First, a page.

Apple Driving Market Growth Through Technology
By S. Vandermerwe and Marika Taishoff
In 2001, Apple, under the leadership of CEO Steve Jobs, enters the “Digital Lifestyle/Music” “market space” with the introduction of the iPod, a portable digital audio music device. In 2003, it launches the complementary iTunes Music Store, where customers can download songs from the Internet, onto the iPod, for less than one dollar/one euro, per track. In the process, thanks to these innovations, Apple not only exponentially grows what had been a very small market, but also easily dominates that market: by 2004, the Apple iPod becomes the market leader in the field of portable digital audio devices: it has over 50% of the global share, and consumer demand, especially for the latest, cheapest version, seems as strong as ever. The iTunes music store, having sold over 100 million songs worldwide, has 70% of the legally downloaded music market. The object of the case is to consider whether Jobs” strategy will provide Apple, whose share in PCs has been dropping precipitously over the past decade primarily because of the company”s proprietary attitude to its technology, with a new lease on life and long lasting, enduring market growth. Or whether, as with the PC that Apple first invented, Jobs has simply grown a market for others to compete in, and dominate. The case also addresses the role of innovation, and particularly product innovation, in a disruptive technological environment and how this, when combined with creative marketing, can increase top line revenues and growth. The deeper issue however is whether Apple remains a product pusher, as opposed to a truly customer focused enterprise. If indeed it continues to be a product pusher, its offerings will be easy to copy, its revenues consequently short lived, and its financials once again uncertain and volatile.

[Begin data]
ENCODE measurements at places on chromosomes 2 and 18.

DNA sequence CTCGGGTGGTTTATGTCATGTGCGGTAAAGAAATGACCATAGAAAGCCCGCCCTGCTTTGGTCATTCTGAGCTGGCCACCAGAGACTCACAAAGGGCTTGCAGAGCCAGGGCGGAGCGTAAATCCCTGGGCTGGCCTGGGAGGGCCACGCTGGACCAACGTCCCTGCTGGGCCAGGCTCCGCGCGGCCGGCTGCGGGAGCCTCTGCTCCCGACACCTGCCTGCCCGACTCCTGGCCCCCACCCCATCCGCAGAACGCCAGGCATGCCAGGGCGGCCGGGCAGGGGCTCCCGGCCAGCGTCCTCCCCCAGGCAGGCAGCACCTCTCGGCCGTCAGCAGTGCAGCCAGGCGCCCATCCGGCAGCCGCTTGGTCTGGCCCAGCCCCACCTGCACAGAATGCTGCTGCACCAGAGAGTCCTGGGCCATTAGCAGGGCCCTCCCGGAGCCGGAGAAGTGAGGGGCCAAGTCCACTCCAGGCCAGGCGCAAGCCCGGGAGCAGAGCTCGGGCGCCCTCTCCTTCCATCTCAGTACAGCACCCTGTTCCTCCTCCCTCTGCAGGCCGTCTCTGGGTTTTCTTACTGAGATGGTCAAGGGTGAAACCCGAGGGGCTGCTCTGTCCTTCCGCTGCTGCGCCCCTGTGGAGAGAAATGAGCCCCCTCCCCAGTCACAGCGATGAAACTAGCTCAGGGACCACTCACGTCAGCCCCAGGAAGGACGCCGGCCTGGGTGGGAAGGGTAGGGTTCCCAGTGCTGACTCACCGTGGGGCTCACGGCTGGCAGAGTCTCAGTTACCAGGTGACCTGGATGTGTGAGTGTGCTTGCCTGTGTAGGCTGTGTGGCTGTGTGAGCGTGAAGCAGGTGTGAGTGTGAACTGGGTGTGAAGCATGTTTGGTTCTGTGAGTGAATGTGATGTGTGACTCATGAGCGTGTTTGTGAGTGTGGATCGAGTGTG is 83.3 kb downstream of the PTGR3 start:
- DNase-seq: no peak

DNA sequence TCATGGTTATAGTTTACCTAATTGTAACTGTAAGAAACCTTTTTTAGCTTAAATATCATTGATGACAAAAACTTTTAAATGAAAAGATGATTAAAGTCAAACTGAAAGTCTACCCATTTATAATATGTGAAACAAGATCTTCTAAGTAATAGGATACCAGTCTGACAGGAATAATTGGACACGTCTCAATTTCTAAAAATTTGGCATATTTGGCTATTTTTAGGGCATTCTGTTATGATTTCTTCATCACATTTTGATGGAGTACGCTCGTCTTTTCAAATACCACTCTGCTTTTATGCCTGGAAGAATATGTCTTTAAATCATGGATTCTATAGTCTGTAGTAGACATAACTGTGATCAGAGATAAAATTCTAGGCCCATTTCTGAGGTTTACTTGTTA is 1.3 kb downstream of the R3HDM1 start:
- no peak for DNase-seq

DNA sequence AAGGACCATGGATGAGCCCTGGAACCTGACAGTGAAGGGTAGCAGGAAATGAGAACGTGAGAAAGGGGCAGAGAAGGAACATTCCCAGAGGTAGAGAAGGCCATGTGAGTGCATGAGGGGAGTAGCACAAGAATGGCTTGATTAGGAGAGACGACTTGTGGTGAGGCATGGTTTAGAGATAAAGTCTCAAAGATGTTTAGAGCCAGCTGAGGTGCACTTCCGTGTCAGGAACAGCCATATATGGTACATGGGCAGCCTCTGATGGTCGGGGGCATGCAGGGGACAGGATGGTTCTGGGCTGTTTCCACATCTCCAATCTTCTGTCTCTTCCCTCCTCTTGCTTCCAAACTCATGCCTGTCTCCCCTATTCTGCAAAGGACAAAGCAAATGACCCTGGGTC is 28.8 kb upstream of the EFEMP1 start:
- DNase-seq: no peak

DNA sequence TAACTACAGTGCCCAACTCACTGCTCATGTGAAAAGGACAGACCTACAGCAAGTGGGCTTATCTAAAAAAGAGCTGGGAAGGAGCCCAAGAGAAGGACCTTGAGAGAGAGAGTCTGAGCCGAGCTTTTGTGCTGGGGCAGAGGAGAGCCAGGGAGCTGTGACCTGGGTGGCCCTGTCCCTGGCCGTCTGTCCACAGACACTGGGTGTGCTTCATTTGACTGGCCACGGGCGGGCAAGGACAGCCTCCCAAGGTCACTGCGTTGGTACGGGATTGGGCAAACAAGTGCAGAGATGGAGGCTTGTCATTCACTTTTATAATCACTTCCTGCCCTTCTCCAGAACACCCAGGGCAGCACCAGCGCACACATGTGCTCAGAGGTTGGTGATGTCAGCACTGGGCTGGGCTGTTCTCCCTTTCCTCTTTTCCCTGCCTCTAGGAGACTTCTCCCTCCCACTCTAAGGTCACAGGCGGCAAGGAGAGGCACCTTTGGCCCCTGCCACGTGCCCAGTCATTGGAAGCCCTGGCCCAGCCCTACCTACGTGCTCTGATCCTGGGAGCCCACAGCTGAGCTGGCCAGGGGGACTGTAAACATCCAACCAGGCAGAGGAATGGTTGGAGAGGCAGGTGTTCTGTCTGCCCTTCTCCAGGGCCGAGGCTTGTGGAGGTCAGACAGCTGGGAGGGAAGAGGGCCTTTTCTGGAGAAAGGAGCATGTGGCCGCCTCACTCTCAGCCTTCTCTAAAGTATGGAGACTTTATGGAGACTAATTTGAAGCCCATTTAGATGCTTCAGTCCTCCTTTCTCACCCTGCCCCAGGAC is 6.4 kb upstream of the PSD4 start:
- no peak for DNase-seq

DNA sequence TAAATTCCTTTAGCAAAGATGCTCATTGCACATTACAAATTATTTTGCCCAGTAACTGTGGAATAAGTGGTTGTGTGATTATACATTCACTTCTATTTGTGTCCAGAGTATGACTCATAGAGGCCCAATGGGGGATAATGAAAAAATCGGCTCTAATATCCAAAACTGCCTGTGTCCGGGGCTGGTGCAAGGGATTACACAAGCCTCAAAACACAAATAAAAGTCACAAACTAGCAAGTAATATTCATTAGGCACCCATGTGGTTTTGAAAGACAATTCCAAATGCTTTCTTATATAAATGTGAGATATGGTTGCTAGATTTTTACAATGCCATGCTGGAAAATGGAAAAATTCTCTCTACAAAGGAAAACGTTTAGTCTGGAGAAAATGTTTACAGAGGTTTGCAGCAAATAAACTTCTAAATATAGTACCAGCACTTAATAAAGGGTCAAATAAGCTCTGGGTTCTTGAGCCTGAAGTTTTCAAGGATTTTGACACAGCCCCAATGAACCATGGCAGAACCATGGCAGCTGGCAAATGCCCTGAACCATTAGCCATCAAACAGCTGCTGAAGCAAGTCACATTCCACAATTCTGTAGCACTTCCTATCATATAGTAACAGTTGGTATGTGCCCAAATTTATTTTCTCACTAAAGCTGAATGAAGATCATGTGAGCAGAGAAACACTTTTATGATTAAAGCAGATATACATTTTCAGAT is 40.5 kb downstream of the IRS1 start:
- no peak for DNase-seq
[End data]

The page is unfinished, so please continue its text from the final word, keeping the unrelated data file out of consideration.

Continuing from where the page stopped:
Case abstract adapted from The European Case Clearing House. Full case available at www.ecch.com